JS, “Latter Day Saints,” pp. 404–410 in (ed.), He Pasa Ekklesia [The whole church]. An Original History of the Religious Denominations at Present Existing in the United States. Containing Authentic Accounts of Their Rise, Progress, Statistics and Doctrines. Written Expressly for the Work by Eminent Theological Professors, Ministers, and Lay-Members, of the Respective Denominations. Projected, Compiled and Arranged by I. Daniel Rupp, of Lancaster, Pa. Author of “Der Maertyrer Geschichte,” Etc. Etc.; Philadelphia: James Y. Humphreys; Harrisburg, PA: Clyde and Williams; printed by C. Sherman; 1844; i–viii, 9–734 pp. The copy used for transcription is held at CHL; includes redactions and archival marking.
The history is the twenty-second of forty-three chapters in the volume. It comprises seven pages that measure 9⅛ x 5⅝ inches (23 x 14 cm) within a book measuring 9½ x 6½ x 2 inches (24 x 17 x 5 cm). The copy used for transcription has apparently been in continuous church custody since its purchase in 1905.
This copy was purchased 21 June 1905 from a Salt Lake City bookstore for the Church Historian’s Office. The lower right corner of the inside front cover bears a sticker of the bookstore, “Shepard Book Company”, and the upper left corner bears a sticker of the “Historian’s Office Library”. Several “Historian’s Office” stamps are found throughout the book, including on the first page of the essay on the Latter-day Saints. A notation on the recto of the blank leaf preceding the title page indicates the day of purchase and a library number, “3493”, written in ink and later erased. “3493” corresponds to an entry made sometime after 1930 in an early Church Historian’s Office catalog book. (“Library Record,” book no. 3493.)
“Library Record for the Listing or Cataloguing of Books.” Historian’s Office, Library Accession Records, ca. 1890–ca. 1930. CHL. CR 100 429.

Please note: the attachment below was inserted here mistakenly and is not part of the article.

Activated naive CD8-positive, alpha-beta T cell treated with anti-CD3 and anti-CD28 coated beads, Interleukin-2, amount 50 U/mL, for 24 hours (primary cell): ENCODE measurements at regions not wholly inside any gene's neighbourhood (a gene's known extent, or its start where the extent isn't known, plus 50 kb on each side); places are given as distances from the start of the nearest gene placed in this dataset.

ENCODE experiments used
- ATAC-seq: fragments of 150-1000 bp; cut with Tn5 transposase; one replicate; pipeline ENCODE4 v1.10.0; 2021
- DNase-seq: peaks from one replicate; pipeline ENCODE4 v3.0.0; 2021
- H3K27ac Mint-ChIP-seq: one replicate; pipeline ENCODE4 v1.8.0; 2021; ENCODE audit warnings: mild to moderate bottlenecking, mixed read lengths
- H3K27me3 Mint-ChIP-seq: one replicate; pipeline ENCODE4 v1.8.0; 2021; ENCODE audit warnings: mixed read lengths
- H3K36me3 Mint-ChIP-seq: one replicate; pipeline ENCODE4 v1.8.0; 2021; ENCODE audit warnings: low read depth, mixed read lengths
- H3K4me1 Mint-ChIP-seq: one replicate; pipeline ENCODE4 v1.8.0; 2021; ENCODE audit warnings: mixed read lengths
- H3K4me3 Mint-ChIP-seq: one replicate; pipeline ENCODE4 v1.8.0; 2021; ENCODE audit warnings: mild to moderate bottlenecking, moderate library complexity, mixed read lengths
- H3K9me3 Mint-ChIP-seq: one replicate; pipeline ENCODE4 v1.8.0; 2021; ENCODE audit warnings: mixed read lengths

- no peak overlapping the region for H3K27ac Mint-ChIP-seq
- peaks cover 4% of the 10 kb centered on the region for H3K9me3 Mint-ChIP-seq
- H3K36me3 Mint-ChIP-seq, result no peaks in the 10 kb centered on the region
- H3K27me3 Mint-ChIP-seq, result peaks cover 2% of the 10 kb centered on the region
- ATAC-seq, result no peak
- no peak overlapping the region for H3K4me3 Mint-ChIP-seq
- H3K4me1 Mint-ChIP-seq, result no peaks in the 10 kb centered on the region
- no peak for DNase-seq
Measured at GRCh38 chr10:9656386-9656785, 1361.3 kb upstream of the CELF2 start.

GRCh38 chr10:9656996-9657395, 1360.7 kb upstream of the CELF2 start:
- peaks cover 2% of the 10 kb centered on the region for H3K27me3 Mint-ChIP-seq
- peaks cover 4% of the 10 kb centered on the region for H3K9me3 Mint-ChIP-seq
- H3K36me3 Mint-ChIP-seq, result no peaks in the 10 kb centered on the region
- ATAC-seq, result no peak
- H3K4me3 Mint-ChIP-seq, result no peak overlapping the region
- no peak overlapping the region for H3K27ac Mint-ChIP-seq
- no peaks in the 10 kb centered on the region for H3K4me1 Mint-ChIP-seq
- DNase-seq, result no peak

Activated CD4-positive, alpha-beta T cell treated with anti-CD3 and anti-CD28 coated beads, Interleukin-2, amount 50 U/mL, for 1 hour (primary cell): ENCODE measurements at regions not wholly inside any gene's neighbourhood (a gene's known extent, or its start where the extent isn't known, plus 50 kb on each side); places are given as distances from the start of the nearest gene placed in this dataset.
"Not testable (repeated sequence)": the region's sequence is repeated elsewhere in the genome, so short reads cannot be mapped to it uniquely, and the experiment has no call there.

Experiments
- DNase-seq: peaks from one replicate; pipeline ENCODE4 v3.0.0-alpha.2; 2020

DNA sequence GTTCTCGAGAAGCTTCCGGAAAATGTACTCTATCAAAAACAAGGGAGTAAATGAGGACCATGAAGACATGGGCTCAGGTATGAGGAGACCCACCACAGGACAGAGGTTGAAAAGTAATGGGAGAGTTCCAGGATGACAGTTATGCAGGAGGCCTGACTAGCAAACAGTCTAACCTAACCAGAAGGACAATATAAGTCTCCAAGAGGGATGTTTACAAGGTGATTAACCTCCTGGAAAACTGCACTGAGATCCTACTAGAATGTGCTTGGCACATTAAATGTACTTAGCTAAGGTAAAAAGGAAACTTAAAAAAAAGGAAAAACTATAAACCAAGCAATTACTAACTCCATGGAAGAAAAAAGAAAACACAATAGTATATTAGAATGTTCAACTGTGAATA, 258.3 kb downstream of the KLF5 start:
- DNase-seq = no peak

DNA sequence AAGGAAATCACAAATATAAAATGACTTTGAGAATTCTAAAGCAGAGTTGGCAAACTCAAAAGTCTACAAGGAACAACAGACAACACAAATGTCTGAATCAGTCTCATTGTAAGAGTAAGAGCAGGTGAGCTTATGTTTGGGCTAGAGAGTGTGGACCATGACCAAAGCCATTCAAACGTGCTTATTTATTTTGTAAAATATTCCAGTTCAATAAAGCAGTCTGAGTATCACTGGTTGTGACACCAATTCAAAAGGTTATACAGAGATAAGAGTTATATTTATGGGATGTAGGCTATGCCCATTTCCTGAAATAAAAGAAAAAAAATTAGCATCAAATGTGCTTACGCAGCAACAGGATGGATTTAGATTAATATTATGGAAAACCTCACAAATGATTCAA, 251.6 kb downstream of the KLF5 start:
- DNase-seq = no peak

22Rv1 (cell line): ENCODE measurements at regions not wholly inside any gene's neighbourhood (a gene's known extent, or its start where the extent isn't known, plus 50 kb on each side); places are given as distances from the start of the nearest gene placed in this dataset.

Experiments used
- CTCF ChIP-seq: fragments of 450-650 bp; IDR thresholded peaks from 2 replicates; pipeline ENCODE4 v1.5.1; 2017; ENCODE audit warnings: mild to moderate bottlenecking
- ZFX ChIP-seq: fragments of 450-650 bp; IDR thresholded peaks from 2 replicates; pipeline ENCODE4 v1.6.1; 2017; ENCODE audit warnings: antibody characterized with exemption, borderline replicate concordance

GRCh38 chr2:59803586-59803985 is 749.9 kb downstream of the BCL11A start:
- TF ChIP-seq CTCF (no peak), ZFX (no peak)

In July 1843, JS received a letter from Clyde, Williams & Co. of , Pennsylvania, announcing the planned publication of a volume of articles “written expressly for the Work, by distinguished Divines” from various religious denominations in the . The letter invited JS or “some other competent person” representing the Latter-day Saints to submit an “impartial account of the Rise and Progress, Faith and Practice” of the church. On behalf of JS, prepared a letter in reply, promising that an article would be “matured and forwarded in season to meet your anticipations.”
The resulting essay, published as “Latter Day Saints,” was a revised version of “Church History,” an overview of Latter-day Saint history and doctrine recently written in response to a similar request and published in the church newspaper. Taken as a whole, the revisions highlight JS’s emphasis on revelation, with a new opening paragraph explaining the revelatory foundations of the church and JS’s prophetic calling. The revised essay, composed in September 1843, also expanded on the achievements of the hardworking Latter-day Saints, noting the progress of , Illinois, during the eighteen months since the publication of “Church History.” Whereas the earlier version noted simply, “We have commenced to build a city called ‘Nauvoo’” and alluded only briefly to the city charter, the Nauvoo Legion, and the Saints’ missionary outreach, “Latter Day Saints” elaborated on these now-implemented plans. The Nauvoo Legion was growing in numbers, and the University of Nauvoo was to be a place “where all the arts and sciences will grow.” The newly begun received a descriptive paragraph of its own. While “Church History” emphasized the departure of missionaries to many parts of the world, the updated version announced that “thousands have already gathered with their kindred saints, to this the cornerstone of Zion.”
“Latter Day Saints” was written on behalf of JS and appeared under his name. JS approved of and may have collaborated on the content, but apparently it was who wrote the additions to “Church History.” Phelps’s handwriting appears in a three-page document containing drafts of passages that correspond to the changes to “Church History,” including both the initial paragraph of the revised text and the new section that precedes the concluding list of beliefs. The verso of the document’s second page reads, “Additions to an article in the Times & Seasons. Sent to Clyde Williams and Co. Publishe[r]s——September—1843.” In early April 1844, JS’s essay was published in the volume He Pasa Ekklesia [The whole church], edited by German-American author and translator . The text presented herein is a transcription of the published version, with notes indicating textual variations from Phelps’s draft and from “Church History.”